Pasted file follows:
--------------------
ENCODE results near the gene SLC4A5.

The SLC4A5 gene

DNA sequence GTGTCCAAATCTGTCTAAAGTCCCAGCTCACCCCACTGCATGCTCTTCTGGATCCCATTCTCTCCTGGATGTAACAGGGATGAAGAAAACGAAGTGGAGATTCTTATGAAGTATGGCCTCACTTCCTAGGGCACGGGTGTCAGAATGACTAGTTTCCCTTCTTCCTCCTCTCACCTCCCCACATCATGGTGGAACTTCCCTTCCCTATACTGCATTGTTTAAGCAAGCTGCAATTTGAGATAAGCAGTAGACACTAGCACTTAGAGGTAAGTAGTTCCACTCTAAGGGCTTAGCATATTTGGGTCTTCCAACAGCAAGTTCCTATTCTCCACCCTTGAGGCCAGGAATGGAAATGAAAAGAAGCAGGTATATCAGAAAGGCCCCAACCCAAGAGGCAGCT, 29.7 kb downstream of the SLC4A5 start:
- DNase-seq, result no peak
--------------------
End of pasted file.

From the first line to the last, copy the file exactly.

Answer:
ENCODE results near the gene SLC4A5.

The SLC4A5 gene

DNA sequence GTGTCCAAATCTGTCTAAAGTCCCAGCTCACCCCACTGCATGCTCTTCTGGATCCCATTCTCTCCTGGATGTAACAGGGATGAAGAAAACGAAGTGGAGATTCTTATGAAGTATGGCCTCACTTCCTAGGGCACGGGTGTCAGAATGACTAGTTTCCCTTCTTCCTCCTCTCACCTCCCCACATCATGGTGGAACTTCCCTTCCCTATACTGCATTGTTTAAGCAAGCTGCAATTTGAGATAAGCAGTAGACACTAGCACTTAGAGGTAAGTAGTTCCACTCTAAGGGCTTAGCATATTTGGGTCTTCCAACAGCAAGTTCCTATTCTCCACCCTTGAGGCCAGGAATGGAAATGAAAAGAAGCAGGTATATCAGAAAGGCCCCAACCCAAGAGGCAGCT, 29.7 kb downstream of the SLC4A5 start:
- DNase-seq, result no peak